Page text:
The Scoop on Beans

I’ve never really been a bean person. BBQ baked beans are great with a hot-off-the-grill burger and re-fried beans are pretty spiffy covered in cheddar cheese with some tacos, but that has been the extent of my love for the legume.

Well, lately I’ve been doing a lot of reading up on nutritional value of different foods. And let me tell you, that bean is a little powerhouse. How could I have neglected it for so long? I’m trying to find more recipes the incorporate beans because they are just so darn good for you. Let’s take Kidney beans for example:

(taken from WHFoods)

Do you see all those vitamins and minerals? Jumpin’ frijoles! The website goes onto outline all the ways in which beans are good for anyone’s diet. They help with lowering cholesterol, are great for people with diabetes or hypoglycemia, and help your body to detoxify. They are also well known for aiding in digestion, preventing *ahem* back-up issues, as well as more serious bowel issues. It also lowers your chances of getting a heart attack and improves overall heart health. They are full of iron, fiber, protein, thiamin, and have very little fat. How could you not love these little powerhouses?

All that to say, I’m eating more beans lately. And since I’m trying to get away from using canned products whenever possible, I’m also cooking beans a lot more lately. And guess what? It’s super easy. With a little planning ahead, cooking your own beans is just as simple as popping open a can of beans. Just without all the preservatives. Oh, and it is a heck of a lot cheaper! Yay!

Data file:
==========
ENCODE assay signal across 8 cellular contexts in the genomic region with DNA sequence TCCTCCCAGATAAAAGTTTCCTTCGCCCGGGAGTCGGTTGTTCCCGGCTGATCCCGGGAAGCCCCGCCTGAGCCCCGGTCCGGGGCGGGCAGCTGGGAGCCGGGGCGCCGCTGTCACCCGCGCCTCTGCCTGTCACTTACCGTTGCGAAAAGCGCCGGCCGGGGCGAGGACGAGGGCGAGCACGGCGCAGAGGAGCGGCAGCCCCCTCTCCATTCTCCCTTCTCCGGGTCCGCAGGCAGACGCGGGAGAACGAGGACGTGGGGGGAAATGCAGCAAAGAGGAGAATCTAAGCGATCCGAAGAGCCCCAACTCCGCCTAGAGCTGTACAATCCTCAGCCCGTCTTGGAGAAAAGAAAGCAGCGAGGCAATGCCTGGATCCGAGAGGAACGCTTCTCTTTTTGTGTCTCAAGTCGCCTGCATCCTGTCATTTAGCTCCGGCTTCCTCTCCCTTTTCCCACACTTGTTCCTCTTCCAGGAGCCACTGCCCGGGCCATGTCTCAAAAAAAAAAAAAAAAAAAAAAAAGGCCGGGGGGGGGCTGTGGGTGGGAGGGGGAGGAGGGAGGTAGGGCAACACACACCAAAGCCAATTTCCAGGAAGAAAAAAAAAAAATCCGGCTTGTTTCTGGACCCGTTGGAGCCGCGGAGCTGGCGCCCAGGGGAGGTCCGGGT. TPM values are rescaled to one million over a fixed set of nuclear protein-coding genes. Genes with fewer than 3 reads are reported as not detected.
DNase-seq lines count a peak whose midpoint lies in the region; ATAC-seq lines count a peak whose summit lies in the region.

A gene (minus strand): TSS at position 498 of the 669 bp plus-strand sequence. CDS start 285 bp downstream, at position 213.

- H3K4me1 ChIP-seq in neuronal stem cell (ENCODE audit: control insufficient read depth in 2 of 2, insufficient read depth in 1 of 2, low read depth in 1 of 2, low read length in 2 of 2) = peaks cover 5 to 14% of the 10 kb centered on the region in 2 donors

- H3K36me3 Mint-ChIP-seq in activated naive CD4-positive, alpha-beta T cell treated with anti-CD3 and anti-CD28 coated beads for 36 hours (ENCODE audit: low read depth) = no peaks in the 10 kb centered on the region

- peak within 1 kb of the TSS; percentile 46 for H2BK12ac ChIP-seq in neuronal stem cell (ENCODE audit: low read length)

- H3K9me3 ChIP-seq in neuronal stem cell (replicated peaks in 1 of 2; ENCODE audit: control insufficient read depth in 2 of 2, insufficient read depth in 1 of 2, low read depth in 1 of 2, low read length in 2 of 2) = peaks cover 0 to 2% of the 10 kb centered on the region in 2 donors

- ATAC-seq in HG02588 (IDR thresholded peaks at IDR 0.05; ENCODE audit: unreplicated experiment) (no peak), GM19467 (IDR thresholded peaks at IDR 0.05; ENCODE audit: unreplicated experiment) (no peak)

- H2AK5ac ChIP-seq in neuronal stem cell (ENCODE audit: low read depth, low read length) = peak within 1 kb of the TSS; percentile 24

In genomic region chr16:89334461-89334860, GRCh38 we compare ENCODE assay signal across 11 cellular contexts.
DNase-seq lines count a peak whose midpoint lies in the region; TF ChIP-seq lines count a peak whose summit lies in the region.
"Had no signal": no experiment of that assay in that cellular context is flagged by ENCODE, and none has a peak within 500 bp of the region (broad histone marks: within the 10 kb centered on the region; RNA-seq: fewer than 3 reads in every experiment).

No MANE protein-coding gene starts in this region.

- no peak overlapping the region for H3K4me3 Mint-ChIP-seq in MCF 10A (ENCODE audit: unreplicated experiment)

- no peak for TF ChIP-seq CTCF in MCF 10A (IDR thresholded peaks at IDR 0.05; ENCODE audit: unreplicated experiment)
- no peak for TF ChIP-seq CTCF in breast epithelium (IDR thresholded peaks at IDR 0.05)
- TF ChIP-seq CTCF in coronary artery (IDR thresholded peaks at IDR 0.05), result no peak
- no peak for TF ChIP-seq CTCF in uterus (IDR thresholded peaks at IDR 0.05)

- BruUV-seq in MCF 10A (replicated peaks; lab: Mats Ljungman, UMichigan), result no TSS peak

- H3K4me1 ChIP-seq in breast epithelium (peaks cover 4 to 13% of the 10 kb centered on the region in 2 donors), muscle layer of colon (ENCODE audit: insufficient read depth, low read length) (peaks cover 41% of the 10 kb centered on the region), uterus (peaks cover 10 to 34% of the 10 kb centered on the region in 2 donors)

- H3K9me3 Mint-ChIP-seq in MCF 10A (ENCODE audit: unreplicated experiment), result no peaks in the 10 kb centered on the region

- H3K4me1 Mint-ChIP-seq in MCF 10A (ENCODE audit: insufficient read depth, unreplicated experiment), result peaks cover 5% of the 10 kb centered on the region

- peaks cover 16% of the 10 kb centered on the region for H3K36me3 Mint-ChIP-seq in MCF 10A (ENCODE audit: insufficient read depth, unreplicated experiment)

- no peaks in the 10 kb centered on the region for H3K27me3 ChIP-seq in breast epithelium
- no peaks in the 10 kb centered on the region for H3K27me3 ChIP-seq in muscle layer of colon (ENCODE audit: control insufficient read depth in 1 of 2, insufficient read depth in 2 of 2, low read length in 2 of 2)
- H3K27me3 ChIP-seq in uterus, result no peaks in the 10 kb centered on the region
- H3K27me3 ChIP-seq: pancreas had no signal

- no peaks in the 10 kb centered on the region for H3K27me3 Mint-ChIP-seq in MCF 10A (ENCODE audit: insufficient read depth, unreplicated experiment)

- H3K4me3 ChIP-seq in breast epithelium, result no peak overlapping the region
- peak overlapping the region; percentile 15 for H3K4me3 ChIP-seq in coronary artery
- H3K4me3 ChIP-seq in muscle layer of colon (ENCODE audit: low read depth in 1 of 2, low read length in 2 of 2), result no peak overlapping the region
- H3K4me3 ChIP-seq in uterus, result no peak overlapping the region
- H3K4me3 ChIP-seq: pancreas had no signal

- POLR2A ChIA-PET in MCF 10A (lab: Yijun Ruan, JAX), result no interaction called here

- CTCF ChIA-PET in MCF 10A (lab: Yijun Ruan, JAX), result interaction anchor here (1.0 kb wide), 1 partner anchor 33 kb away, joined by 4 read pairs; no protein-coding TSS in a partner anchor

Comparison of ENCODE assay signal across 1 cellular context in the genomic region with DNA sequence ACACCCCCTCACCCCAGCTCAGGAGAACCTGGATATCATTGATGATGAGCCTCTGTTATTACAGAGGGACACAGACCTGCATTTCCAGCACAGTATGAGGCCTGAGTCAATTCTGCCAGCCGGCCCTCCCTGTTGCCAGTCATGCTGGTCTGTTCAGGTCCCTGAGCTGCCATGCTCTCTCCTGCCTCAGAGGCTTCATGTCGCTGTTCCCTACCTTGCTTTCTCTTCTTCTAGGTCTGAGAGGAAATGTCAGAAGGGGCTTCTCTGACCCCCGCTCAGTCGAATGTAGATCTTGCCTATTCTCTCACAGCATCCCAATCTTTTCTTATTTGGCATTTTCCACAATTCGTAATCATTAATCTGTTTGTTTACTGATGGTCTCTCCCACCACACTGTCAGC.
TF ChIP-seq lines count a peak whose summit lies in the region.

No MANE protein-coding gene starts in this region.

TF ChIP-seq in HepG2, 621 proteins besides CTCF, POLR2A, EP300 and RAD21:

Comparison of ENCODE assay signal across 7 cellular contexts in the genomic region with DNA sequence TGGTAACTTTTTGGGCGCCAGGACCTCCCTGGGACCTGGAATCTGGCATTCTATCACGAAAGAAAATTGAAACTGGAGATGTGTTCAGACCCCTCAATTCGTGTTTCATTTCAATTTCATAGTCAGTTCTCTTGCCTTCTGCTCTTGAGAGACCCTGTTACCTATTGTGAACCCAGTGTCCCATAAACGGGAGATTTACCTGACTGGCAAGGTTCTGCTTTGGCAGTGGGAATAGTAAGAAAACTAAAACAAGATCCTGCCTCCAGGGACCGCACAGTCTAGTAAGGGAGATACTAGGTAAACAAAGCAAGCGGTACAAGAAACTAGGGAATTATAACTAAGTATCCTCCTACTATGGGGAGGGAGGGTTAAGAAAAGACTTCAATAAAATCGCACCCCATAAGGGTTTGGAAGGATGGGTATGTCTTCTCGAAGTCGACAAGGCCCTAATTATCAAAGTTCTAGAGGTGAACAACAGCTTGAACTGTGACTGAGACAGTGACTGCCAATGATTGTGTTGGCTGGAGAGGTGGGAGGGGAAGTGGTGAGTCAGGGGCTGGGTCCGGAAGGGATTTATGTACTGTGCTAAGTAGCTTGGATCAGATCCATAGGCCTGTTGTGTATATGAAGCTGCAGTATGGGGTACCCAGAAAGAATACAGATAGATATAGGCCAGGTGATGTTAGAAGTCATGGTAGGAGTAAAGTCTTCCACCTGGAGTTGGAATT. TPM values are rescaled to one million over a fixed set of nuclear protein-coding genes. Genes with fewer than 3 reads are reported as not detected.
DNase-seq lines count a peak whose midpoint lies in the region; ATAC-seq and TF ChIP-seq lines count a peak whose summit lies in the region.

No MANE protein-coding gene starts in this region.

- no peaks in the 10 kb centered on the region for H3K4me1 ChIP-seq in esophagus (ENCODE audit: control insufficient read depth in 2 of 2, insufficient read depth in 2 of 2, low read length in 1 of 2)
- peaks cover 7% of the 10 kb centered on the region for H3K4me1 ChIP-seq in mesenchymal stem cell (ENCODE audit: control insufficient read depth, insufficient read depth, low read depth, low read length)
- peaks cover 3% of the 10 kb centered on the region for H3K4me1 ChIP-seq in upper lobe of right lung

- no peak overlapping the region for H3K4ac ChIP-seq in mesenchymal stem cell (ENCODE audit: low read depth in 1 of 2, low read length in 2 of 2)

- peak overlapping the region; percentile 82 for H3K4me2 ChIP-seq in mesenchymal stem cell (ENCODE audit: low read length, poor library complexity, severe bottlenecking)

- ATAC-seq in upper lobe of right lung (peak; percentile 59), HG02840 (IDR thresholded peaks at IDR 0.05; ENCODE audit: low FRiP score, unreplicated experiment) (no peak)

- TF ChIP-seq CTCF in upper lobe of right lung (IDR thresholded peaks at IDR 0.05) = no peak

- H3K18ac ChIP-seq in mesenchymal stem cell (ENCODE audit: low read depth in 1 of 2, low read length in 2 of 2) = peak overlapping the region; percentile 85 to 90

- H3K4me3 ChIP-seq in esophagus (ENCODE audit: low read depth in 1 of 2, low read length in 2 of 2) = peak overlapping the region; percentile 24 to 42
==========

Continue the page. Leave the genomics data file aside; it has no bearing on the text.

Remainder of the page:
So, all you have to do is give your dried beans a good rinse, and then soak them in water. You’re going to want about 2-3x’s as much water as you have beans. Just leave them there to soak for about 8 hours. Drain the water, and then put the beans in a pot with the same amount of water as before. Now you’ll just need to bring the water to a boil, then turn it down to a simmer. Let your beans cook until tender. Depending on the type of bean, this is probably somewhere between 1-2 hours. That’s it! Other than moving beans from the soaking area to the cooking area, there is very little hands on work you’ll need to do.

So, what are you waiting for? Why not give the lovely, healthful, frugal bean another chance? And even if you’re not a huge fan of the taste (like me), you can definitely incorporate┬áthem in recipes to reduce their overall flavor impact. Who knows, maybe someday I won’t have to disguise them at all!